Short commutes are eaten up with no problem, but for longer commutes I’d opt for something with a bit more protection from wind and stability at speeds.

Brakes

I mentioned that this bike would be perfect for a beginner, and part of that is due to the Unified Braking System that Yamaha employs in place of ABS. It’s a single disc at the front, and a ‘mechanical leading trailing drum brake’ at the rear. Both brakes work well enough, no complaints really.

Now, before you start about how intrusive it can be when both brakes come on at the same time - think of it as if you were a beginner. You might not appreciate the delicacies of which brake to use and when, you just want to stop as quickly as possible. Linking the brakes in this instance is not a bad thing, it all works well, and I didn’t find it getting in the way at all.

Beginners will also appreciate the ease of manoeuvring it about, it’s so easy to handle I think you could stick anyone on it and they’d be away.

Suspension

Softening the ride we have a telescopic front unit with 81mm of travel, and a unit swing rear with 68mm of travel. Nothing groundbreaking here - if anything it’s ground-softening, it does the job.

Economy and convenience

The strong point of this scooter is the economy: a 5.5l tank is said to give you 190 miles, now that may be a push in the real world, but I wouldn’t be surprised if you got around that number riding around at low speeds, with the start-stop motor helping out in city traffic. 

For day-to-day convenience, the retro analogue dash is simple and stylish, with mini-LCD integrated underneath and giving you basic info - trip, odo, fuel gauge, time. Underseat storage is marked as 36L and for an XL full-face helmet, but I couldn’t fit my AGV K6 underneath.

It’s relatively economical to buy, as well. Priced at £2,899 you’ll get a capable, attractive and sensible commuter scooter. Perhaps you’ve got an R1 in the garage and you’re after a little sensible run-around, this will fit the bill (but the rule is you wear your full leathers on both). Running costs will be minimal, as should be the cost of insuring the thing.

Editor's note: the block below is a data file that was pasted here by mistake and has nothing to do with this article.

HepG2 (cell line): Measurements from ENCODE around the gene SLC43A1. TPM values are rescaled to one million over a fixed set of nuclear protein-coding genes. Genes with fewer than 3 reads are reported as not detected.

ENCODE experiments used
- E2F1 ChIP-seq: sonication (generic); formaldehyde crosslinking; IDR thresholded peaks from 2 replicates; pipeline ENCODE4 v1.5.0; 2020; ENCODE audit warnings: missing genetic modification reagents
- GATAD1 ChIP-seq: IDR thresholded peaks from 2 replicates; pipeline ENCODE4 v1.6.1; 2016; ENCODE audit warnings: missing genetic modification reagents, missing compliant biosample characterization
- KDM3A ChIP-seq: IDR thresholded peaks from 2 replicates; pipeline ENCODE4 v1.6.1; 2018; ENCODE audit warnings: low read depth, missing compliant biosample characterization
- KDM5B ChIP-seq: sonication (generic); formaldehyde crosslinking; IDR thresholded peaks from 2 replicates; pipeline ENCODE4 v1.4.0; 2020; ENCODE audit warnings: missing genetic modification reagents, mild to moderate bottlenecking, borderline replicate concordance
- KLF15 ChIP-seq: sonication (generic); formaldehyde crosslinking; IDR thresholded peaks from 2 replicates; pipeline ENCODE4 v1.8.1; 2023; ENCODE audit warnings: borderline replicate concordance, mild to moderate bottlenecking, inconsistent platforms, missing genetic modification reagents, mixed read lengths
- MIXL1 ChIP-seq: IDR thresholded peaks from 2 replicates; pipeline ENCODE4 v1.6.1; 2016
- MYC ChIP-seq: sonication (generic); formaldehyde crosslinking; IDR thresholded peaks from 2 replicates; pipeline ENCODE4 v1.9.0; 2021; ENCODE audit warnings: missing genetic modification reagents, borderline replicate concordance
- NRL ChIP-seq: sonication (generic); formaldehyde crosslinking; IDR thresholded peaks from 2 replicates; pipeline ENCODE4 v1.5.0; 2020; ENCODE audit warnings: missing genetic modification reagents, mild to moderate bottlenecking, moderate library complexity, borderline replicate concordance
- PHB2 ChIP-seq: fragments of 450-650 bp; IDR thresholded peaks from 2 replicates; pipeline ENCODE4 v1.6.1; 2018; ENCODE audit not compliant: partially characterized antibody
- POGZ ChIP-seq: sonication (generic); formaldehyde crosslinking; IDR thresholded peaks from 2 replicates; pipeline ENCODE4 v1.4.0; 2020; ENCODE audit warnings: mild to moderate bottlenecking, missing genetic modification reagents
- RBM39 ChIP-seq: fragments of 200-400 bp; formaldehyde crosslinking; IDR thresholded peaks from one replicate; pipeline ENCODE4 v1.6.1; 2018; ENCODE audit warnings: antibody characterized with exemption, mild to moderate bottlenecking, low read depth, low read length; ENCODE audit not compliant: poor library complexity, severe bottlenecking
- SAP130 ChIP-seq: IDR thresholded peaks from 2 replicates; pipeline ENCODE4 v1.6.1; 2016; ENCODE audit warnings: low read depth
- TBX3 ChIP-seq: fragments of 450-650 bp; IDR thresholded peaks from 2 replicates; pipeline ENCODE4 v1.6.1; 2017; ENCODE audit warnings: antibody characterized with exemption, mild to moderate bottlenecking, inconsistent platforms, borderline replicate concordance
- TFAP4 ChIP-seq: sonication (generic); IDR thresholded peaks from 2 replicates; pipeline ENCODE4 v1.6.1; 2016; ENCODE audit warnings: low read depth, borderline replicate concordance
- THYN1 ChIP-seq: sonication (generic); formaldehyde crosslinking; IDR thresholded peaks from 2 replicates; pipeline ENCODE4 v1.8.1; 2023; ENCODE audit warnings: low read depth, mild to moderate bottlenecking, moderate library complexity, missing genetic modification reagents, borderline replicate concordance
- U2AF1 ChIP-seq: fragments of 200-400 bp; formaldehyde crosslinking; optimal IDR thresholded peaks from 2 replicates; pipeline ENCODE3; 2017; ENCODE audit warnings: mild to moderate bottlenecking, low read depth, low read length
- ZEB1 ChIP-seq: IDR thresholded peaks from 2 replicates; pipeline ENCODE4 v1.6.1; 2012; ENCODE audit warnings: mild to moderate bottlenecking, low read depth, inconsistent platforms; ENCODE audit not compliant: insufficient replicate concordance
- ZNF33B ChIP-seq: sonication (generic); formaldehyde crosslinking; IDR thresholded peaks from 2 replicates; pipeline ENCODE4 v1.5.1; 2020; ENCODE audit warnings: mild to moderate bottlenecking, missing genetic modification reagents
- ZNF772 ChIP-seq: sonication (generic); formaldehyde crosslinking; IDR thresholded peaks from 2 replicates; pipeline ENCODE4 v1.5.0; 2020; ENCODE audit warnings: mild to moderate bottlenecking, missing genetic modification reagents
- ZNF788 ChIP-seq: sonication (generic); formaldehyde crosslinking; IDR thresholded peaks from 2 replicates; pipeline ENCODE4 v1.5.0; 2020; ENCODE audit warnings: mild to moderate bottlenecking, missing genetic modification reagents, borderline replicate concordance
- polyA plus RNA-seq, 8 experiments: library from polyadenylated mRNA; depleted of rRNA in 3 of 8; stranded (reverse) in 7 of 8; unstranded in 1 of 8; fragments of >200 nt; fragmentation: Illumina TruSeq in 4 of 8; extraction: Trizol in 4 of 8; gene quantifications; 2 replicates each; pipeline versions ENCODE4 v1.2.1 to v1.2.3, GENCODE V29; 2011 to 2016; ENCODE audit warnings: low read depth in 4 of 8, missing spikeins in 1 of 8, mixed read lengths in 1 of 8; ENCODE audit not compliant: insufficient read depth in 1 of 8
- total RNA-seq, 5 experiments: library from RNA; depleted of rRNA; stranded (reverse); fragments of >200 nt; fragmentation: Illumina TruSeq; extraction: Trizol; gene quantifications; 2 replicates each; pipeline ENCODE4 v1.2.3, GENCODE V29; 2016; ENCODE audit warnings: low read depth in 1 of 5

Riders

The thing with the D’elight is, it doesn’t appeal to just one category of rider - it’s accessible for all. Anyone can jump on, even a 6’3” (or taller) journo. Perhaps a 17-year-old after a scooter to get to college, a pensioner to pop to the shops on - the point being, for a town/city scooter it’s a jack of all trades. Perhaps a master of none, but a jack of all trades no less.

Verdict

So, what do I think of it? It may not be the scooter for me, but that’s not to discredit it. I may lean towards a bigger scoot, but that’s just due to seeking a bit more comfort - although it has to be said, my knees weren’t touching the handlebars. 

This is a genuine competitor to the Vespa-Piaggio scooter world, where brands like Scomadi, Royal Alloy are looking to get their foot in the door, whilst simultaneously seeking this level of stylish reliability. 

All in all, this was a delight to ride (there, I said it). 

Price is £2,899, it’s available in dealers now, and you can find it in Pearl White (pictured), Lava Red (pictured), and Power Black. Head to the Yamaha site for more.

3 things I liked

  • Easy to ride - hop on, twist and go 
  • Running costs - it’ll be pretty cheap (if you’re sticking to short hops)
  • Start-stop - works well, saves you that extra few pence in fuel!

3 things I didn’t like

  • Motor - Stay away from fast roads
  • Little wheels - meant sharp corners at anything over 30 was a no-no (for me)
  • Lack of a full screen